The holiday season is full of fun and family. It is a time for memories to be made and to celebrate the holidays with the ones you love. Though, holidays and sleep do not always mix well. Are you ready? Here we go: throw in a little bit of travel, some late nights, a pinch of skipped naps and a dash of well-meaning family. Ta da!
You now have a recipe for an overtired child.
Their brightest and best in their personality will be masked by feelings of crabbiness or hyperactivity. These ingredients are necessary to reach your destination and to can celebrate the holidays with your loved ones, but it is possible to tweak the recipe a bit and keep your child well-rested. Let’s add a few ingredients:
1. Plan Out Your Travel
Whether you are driving or flying, the trip is bound to get in the way of your little one’s nap schedule. My advice: to plan your travel with consideration of your child’s naps. If you are driving, plan to take those naps on the run in the car. If you are flying, you may just need to bend some rules and help your baby to sleep. Now, napping on the go is not as restorative as in a crib or bed, so expect that you might need to do a slightly earlier bedtime on the day of travel.
2. Set The Environment
We all sleep better in cool, dark and quiet conditions, right? A sleep conducive environment is one major part of ensuring your child gets the rest that they need. Sleeping in a strange place can be unsettling for a small child, but if you prepare and set up the temporary sleep environment for them, you will surely run into fewer hiccups. So, pack the Pack-n-Play, sheets that smell like home, their favorite lovie (if they are older than 12 months) and don’t forget the monitor.
Even if you are room sharing, try to stick your child’s schedule and independent sleeping habits. The more you can stay on track, the less you have to recover when you return home.
3. Stay Consistent
One of the best ways to ensure that your child is as comfortable as possible is to stay consistent in your communication and predictability. A great place to start on this is with your bedtime routine. If you can keep your bedtime routine the same as it is at home, when you travel, it will help a great deal. Another place to think about maintaining consistency is in your response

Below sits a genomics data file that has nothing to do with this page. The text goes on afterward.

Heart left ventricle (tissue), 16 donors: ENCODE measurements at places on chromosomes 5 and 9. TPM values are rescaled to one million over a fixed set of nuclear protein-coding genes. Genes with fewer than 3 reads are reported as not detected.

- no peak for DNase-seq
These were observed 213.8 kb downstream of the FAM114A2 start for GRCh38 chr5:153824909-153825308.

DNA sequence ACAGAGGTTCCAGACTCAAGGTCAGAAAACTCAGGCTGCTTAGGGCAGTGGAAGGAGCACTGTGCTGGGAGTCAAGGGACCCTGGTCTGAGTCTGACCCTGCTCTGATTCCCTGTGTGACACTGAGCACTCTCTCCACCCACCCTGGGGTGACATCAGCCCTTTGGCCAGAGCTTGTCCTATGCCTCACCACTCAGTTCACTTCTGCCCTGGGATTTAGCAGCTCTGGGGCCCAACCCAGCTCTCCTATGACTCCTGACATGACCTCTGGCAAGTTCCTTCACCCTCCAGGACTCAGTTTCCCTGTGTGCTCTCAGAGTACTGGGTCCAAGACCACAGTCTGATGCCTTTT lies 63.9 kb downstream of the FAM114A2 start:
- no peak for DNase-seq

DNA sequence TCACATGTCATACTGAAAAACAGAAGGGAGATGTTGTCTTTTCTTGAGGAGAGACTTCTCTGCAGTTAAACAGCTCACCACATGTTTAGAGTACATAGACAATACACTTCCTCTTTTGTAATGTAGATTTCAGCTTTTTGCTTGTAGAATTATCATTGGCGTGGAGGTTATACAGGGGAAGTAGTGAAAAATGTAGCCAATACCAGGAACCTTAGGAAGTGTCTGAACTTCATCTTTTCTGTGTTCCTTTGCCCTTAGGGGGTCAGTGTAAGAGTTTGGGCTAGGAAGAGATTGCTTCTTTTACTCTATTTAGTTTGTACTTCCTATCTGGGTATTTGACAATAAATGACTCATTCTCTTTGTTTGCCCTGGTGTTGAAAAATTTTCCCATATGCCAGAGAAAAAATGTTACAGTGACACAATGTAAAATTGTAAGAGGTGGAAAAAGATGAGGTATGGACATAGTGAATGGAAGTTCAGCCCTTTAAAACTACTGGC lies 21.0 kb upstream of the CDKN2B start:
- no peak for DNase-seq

4. Have Flexibility
To maintain healthy sleep, staying consistent and offering sleep on an age appropriate schedule is very important. However, this does not mean that you need to stick to this schedule 100% of the time. Stick to it 80% of the time and then have some flexibility 20% of the time.
5. Make Up For Lost Sleep
Skipped naps and earlier bedtimes are inevitable. If you can make up for that lost sleep with a slightly earlier bedtime that day or the day after, your child will stay well rested. A bedtime that is even just a little earlier can do wonders to keep your child well rested.
6. Trust Your Gut
Lastly, it is inevitable that well-meaning friends or family will try to with assist advice or help. They may believe that if you put a baby to sleep later, they will sleep later. They could also believe that you never wake a sleeping child. There are so many sleep myths out there. Try to remember that they are just trying to help. But, stay strong and have faith in the decisions that you’ve made for your family.
With a little planning you can enjoy your celebration and avoid the holiday sleep hangover. And remember, when in doubt, add a dash of an early bedtime to make up for lost sleep and keep your child well rested. Happy holidays!